FACE I love the work of director, Tsai Ming-liang, but he is not for everyone. I always get the sense that he makes movies to please himself, and if you like it too, great. If not, he's on to the next project regardless. He makes art house films that are beautiful to look at, but not always easy to understand. I accept that I won't always understand everything he is trying to say, but I'll have a good time watching it. Honestly, I was tired when I saw FACE and was hoping that it would get boring so I could leave, but that never happened and by the end I was tired but laughing. How can you be bored with a film that has stunning photography, French actress, Fanny Ardant, cameos by her countrywomen, Jeanne Moreau and Nathalie Baye, a deer, a bird, and a woman obsessed with banishing her reflection? A few people did walk out of the screening, but most in the sizeable theatre at the Scotia stayed. As one guy said on the way out of the screening: "I think I love it, but I …

TIFF '09: Interview w/PRESUMED GUILTY Directors

Below is an interview with PRESUMED GUILTY directors, Roberto Hernandez and Geoffrey Smith. The film has its final TIFF screening on Saturday, September 19th, 4PM at Jackman Hall-AGO. For my thoughts on this documentary see my Sept. 11th post.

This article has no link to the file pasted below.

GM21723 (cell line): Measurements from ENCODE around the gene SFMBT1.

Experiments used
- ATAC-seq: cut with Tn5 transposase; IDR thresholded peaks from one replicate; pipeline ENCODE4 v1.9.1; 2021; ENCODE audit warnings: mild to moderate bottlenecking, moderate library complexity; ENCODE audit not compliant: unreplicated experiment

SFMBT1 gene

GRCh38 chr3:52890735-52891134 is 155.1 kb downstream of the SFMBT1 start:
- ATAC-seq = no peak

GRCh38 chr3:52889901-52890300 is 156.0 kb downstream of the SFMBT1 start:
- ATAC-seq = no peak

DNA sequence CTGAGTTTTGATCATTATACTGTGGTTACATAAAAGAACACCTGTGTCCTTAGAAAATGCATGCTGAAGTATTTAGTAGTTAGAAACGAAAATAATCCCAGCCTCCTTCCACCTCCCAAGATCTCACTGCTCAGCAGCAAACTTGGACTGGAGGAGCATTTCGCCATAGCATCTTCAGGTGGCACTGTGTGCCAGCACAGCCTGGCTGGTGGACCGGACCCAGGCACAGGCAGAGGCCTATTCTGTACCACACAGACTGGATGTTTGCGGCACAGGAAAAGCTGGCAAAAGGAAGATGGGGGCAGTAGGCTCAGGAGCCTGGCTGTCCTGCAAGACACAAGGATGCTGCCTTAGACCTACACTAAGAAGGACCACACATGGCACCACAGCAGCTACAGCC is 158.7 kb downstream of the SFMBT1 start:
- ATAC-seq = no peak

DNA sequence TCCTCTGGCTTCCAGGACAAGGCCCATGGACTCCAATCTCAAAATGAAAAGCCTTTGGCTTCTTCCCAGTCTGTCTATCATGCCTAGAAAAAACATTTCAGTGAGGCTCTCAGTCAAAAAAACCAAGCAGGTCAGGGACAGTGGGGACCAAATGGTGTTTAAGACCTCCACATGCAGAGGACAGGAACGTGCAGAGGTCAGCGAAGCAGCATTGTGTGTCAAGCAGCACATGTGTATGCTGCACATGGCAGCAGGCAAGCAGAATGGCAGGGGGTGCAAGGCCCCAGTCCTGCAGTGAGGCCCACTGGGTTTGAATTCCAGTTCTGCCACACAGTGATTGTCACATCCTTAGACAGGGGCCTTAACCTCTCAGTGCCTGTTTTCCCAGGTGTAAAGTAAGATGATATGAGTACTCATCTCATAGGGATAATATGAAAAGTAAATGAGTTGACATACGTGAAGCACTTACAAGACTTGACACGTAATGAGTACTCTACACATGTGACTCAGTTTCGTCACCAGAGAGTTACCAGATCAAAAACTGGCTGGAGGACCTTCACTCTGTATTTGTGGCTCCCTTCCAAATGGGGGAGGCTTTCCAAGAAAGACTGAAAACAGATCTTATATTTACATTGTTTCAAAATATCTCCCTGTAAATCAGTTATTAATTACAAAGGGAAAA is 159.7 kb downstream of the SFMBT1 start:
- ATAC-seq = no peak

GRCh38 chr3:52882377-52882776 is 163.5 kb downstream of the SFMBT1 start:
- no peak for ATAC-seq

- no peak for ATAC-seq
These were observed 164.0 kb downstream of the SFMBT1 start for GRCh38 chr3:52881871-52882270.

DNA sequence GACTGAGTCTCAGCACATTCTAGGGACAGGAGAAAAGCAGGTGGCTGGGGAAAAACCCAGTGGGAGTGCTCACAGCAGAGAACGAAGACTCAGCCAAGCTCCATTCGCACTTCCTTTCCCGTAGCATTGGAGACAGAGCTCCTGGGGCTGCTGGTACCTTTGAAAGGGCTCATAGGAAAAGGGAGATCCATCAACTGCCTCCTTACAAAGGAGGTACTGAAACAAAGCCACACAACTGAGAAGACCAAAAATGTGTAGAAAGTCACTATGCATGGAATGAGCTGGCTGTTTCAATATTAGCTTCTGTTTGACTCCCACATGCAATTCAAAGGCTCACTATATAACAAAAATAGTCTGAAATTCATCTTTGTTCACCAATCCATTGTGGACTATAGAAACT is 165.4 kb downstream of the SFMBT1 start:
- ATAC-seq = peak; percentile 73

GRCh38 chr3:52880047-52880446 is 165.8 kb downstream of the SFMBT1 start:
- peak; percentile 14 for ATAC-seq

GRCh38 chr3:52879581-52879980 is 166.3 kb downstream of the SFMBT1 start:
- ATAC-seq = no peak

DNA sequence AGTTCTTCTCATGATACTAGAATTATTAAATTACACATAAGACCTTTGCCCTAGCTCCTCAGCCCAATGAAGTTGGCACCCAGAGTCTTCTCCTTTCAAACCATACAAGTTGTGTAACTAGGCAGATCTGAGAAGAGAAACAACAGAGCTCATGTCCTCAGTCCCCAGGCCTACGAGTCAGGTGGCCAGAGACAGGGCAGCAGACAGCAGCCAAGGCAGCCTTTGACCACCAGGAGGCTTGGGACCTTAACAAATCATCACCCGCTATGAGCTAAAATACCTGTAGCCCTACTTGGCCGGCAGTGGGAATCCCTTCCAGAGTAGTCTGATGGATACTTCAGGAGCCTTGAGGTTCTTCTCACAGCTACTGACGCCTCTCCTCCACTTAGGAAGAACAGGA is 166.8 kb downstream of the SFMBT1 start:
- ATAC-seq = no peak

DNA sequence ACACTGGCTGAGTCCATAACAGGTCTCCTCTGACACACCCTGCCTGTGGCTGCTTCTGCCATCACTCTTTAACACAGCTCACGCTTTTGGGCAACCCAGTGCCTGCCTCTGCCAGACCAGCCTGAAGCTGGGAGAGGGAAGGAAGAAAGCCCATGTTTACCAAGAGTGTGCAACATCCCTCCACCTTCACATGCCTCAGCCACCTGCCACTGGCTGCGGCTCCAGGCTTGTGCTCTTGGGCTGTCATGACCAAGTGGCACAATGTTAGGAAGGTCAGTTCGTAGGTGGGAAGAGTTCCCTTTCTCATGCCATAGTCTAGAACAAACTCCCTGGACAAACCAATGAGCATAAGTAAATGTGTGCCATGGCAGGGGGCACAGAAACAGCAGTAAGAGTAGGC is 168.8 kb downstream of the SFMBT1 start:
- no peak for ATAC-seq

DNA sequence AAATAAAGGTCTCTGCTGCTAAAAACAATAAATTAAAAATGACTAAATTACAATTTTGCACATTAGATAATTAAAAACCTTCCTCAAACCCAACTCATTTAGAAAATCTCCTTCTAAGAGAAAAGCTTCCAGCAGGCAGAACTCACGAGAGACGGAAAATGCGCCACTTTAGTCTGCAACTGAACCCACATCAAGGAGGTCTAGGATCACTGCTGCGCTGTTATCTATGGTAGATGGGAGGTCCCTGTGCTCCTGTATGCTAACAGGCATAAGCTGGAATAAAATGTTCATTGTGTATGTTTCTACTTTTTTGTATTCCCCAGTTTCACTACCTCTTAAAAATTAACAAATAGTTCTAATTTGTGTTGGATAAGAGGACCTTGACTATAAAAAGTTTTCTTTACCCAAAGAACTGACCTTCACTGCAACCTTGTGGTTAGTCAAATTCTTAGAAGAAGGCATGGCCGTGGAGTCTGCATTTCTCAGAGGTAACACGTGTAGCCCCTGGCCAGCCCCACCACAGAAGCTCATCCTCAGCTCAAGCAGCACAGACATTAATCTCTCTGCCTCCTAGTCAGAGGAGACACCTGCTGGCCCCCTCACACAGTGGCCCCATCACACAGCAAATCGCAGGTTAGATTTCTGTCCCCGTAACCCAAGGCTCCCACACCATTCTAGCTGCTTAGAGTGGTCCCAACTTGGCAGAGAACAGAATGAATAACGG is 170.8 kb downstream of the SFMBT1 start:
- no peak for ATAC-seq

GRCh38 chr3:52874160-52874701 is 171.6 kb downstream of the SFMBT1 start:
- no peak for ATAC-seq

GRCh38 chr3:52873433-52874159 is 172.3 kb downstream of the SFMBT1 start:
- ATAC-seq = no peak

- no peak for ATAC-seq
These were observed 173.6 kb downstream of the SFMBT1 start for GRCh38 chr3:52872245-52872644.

donna g: How did you two meet?

Roberto:Martha Sosa introduced us. She is the famous producer of a famous Mexican film titled "Amores Perros". How she got involved in the film is also quite a story.

Geoffrey: Through Martha Sosa, one of the Producers on the film

donna g: Could you please describe your division of tasks as co-directors?

Roberto: Geoffrey and I worked on the edit of this film for 2 months in Valle de Bravo. Before Geoffrey got involved, I filmed this story with the help of my family. We followed Toño's case for 2.5 years. Between Layda and myself we obtained the access to shoot in Mexico's prisons, and we edited the film into a 90 minute rough cut with editor Felipe Gomez (Historias del Desencanto). But the technical…

TIFF '09 Day 7: An Ape a Castaway and a Kitchen

Only 3 more days until TIFF '09 wraps up, so don't delay in getting tickets to these films:

THE APE Click the link or check out the TIFF programme book for the description of this Swedish because I'm not going to add anything else to Steve Gravestock's write-up. All I can say is that your curiosity will be aroused from the beginning of the film, and you will remain curious until the end of the film. Bring a friend or two for the lively discussion that is sure to follow.

CASTAWAY ON THE MOON A man attempting suicide ends up alive on an island in the middle of the Han River. The only person who seems to be aware that he is there is an agoraphobic young woman who enters his life on the island via her telescope. How these two characters have created their own spaces in the world, and how they connect with each other is highly amusing, sad and tender. I absolutely LOVED this movie.

SOUL KITCHEN Who says that TIFF only programmes for the older, established filmgoer? Soul Kitche…